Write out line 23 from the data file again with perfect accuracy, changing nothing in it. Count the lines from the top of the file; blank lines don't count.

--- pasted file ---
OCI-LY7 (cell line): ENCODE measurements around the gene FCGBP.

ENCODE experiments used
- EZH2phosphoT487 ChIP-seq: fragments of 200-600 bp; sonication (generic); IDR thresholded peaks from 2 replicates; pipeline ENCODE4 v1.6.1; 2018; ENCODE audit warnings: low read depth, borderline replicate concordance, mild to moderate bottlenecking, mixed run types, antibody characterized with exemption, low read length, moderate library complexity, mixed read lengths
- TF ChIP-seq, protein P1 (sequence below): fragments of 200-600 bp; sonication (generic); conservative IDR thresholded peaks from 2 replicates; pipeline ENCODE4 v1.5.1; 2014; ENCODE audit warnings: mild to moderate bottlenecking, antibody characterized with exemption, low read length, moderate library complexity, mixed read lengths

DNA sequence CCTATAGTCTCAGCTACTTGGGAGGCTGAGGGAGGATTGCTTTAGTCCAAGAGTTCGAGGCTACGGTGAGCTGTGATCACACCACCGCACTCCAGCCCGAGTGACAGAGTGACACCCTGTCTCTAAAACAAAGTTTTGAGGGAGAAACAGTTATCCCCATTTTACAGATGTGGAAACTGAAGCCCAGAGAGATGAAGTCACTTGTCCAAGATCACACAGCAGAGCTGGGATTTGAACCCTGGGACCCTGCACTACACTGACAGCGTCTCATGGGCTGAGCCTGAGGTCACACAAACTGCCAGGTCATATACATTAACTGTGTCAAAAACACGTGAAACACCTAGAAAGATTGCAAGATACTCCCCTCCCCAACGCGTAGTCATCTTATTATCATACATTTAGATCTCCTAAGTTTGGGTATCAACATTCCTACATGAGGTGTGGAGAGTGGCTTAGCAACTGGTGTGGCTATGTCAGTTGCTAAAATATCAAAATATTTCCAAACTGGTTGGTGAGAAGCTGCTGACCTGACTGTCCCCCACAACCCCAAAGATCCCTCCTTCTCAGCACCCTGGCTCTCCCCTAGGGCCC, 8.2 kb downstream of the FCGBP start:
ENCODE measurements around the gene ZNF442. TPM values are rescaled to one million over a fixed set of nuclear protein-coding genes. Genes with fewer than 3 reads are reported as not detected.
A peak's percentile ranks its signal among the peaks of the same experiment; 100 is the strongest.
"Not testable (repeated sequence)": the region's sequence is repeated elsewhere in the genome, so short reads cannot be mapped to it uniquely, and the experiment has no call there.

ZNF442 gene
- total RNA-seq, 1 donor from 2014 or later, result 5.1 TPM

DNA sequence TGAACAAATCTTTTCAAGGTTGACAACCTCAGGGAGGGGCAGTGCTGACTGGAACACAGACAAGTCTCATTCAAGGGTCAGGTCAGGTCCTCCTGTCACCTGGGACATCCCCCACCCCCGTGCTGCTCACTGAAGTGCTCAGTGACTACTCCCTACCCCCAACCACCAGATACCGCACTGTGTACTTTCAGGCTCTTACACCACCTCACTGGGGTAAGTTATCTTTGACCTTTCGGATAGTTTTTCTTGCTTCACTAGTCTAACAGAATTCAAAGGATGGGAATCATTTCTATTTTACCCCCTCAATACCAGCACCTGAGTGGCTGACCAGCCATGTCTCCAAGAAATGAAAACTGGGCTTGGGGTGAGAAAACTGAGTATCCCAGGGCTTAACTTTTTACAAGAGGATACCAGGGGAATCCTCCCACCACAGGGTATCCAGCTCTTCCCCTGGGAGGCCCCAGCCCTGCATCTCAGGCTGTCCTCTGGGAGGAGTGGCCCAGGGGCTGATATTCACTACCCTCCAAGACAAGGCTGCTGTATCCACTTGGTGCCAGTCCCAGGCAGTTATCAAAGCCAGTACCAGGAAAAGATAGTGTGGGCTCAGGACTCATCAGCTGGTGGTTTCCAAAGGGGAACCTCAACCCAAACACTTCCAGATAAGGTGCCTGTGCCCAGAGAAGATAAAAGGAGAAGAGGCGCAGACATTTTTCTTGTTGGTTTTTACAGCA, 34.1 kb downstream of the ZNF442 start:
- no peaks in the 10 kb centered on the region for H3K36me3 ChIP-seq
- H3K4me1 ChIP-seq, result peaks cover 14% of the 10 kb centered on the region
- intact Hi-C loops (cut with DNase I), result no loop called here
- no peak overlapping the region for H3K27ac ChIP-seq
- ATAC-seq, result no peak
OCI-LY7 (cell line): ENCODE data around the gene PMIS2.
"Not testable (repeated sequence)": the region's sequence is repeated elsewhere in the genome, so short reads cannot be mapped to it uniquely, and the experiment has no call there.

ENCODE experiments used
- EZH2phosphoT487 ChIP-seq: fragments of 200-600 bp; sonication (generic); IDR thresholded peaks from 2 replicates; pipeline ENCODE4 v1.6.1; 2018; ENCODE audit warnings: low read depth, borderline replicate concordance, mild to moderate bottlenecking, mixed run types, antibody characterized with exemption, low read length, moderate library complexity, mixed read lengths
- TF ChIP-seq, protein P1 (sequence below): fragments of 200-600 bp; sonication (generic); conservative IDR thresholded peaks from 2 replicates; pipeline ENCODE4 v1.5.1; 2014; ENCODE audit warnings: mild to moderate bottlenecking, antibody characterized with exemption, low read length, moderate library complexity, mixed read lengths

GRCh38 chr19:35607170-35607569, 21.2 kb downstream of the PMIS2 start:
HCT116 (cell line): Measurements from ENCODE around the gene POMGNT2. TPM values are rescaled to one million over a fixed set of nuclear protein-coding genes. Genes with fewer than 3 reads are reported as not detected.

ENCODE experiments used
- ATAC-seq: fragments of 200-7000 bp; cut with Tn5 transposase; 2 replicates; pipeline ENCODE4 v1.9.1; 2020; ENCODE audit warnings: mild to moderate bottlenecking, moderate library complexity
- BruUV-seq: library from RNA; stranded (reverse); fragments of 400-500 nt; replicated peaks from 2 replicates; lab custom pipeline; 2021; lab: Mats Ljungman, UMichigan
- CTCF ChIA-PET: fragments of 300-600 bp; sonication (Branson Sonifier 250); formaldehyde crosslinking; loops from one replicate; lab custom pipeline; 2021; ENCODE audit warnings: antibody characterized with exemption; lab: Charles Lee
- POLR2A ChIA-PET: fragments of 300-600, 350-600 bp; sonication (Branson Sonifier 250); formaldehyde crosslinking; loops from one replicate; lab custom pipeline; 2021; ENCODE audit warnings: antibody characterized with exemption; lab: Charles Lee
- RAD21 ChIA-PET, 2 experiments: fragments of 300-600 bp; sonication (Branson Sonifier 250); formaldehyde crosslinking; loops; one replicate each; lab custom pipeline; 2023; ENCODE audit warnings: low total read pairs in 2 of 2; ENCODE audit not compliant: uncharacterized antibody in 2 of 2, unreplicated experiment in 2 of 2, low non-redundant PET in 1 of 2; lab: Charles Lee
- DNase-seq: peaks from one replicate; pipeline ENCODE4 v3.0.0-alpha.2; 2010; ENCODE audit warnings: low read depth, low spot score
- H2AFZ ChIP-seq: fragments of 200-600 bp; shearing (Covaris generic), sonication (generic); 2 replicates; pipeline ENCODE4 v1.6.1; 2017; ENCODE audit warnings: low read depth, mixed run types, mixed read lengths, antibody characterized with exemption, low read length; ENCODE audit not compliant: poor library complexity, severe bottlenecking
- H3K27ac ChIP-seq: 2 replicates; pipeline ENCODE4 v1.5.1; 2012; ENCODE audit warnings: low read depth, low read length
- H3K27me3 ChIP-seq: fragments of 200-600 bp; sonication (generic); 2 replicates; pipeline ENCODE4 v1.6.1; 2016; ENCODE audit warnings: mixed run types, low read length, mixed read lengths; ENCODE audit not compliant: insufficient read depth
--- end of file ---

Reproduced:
HCT116 (cell line): Measurements from ENCODE around the gene POMGNT2. TPM values are rescaled to one million over a fixed set of nuclear protein-coding genes. Genes with fewer than 3 reads are reported as not detected.